Date of Award

Summer 2017

Document Type

Thesis

Degree Name

Master of Arts (MA)

Department

Communication/TheatreArts

Committee Director

Thomas J. Socha

Committee Member

Frances Hassencahl

Committee Member

Tim J. Anderson

Abstract

This thesis examines intercultural communication training and law enforcement education at the local level by means of a qualitative case study. Emphasis is given to the role of perceptions in law enforcement/community interactions as a means of understanding current relations between groups, as well as the role that cultural understanding of this should play in the creation of training curricula. There is a greater societal issue relative to interactions between minorities and law enforcement, and this research seeks to highlight how training, specifically training related to intercultural communication, can be impactful toward increasing understanding and mending group relations.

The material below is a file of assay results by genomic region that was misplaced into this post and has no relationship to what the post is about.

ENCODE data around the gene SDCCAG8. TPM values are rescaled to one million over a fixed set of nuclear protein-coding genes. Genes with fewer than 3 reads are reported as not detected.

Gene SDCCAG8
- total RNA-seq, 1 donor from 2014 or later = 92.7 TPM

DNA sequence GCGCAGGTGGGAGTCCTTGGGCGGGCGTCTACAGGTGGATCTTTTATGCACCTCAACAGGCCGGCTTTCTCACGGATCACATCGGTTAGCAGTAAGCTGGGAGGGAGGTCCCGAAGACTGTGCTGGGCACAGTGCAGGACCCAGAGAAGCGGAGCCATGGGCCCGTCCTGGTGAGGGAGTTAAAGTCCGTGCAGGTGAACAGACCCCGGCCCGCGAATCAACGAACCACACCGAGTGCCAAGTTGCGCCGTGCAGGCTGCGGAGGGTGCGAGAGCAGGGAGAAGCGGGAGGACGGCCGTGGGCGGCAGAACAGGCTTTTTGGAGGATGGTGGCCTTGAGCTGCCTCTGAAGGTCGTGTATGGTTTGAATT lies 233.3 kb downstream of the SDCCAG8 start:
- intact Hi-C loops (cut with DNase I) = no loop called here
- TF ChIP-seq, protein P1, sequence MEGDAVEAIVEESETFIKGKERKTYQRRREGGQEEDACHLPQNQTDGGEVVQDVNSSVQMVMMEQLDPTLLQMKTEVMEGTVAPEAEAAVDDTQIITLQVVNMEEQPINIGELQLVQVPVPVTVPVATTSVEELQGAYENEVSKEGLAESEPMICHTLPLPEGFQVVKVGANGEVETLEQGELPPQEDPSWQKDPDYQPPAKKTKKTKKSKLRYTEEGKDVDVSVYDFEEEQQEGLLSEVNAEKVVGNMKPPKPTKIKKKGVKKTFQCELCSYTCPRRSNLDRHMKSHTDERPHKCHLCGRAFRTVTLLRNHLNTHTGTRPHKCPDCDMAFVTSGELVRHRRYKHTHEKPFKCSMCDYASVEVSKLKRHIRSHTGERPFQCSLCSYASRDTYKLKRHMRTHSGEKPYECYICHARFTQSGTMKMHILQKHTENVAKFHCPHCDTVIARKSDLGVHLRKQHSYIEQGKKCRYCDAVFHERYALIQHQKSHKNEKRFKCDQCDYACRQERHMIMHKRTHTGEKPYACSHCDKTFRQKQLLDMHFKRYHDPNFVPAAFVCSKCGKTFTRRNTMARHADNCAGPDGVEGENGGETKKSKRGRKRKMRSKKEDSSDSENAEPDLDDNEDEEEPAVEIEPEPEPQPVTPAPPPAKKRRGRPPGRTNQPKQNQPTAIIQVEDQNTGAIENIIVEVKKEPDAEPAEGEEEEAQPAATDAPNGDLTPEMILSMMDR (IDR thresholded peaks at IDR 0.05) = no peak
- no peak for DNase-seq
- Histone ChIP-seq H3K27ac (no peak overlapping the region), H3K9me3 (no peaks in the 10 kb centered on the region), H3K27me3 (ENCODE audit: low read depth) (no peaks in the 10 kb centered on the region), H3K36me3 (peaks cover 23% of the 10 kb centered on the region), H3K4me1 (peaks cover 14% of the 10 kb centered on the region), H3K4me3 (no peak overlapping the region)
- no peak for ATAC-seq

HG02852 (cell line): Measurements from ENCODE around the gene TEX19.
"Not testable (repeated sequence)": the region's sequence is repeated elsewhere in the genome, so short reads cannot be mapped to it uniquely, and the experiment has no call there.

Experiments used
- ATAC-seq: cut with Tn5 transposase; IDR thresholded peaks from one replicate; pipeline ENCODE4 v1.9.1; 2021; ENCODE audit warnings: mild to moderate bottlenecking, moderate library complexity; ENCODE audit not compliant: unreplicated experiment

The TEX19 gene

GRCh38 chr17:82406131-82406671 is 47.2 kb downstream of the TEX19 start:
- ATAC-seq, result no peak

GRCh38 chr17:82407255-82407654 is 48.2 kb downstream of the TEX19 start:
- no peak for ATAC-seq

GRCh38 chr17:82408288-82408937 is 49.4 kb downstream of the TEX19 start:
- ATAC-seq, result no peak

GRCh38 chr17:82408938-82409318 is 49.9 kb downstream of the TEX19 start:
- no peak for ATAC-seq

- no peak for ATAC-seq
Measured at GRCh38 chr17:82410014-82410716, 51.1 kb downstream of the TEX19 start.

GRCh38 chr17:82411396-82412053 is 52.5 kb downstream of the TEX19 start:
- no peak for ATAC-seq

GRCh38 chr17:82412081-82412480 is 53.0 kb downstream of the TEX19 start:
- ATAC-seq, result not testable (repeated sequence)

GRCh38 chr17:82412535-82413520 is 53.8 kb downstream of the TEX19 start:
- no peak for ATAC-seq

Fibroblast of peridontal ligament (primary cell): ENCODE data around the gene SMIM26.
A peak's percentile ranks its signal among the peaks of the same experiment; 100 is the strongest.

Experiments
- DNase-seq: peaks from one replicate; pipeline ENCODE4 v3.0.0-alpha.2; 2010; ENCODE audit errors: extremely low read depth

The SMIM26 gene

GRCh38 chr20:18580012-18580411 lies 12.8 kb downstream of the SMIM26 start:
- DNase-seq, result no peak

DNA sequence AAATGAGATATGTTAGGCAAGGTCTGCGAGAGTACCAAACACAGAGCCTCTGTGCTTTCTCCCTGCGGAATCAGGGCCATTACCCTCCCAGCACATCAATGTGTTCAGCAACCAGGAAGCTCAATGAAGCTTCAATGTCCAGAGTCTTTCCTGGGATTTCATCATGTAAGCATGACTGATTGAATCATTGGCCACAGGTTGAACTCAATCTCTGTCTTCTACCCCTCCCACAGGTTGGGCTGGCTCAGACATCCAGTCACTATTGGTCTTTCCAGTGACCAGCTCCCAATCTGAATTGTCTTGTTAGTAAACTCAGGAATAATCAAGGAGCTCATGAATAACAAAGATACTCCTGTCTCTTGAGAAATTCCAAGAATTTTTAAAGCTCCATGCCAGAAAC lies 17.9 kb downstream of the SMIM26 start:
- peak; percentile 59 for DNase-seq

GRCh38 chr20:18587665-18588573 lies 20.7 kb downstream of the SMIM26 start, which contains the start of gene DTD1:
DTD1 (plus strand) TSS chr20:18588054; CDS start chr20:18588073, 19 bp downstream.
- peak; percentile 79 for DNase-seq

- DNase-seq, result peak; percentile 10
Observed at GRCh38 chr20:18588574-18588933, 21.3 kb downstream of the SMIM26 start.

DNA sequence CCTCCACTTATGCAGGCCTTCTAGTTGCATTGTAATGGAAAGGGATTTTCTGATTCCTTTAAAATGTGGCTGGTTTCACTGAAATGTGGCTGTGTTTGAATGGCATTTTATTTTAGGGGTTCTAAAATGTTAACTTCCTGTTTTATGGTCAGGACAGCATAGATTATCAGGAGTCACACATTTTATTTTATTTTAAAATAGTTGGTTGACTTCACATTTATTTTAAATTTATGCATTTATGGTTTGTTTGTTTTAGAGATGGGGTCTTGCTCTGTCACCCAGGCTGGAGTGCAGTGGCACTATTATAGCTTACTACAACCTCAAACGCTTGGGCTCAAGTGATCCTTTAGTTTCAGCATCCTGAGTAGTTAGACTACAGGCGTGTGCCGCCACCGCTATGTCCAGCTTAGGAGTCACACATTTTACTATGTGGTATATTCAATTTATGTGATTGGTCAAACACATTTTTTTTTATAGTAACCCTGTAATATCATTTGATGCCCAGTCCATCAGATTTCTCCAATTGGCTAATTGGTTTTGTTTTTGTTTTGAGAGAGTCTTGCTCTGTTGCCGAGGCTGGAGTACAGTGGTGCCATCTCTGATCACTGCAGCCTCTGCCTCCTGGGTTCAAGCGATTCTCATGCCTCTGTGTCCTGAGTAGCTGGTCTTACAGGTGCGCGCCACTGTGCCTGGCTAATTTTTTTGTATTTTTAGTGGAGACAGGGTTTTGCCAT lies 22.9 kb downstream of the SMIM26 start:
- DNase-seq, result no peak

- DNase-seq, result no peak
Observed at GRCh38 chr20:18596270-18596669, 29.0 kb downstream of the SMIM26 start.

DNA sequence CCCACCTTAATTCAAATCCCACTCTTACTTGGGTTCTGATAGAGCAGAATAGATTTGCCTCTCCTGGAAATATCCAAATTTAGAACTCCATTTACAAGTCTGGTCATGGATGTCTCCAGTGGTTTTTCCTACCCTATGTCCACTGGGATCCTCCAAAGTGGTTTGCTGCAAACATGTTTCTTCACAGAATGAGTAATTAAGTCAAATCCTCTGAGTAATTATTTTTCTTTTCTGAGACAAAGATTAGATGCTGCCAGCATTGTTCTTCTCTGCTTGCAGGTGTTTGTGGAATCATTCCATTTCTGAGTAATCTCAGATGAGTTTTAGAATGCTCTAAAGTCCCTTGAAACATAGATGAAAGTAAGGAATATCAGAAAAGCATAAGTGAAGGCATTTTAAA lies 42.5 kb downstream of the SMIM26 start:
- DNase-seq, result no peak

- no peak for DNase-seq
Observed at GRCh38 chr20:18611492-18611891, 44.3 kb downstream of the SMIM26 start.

For this study, officer interviews were conducted as the primary means of data gathering. However, training materials, as well as information gained from participant/observation in a community panel, were also utilized during this research. Results indicate that not only are intercultural communication training and bias-awareness training a part of law enforcement curricula, but also that these topics were well received by officers participating in the case study. While some challenges are noted, overall, the participating police department and officers showed consistently moderate to high levels of cultural and bias-awareness, as well as a consistent focus on the community.

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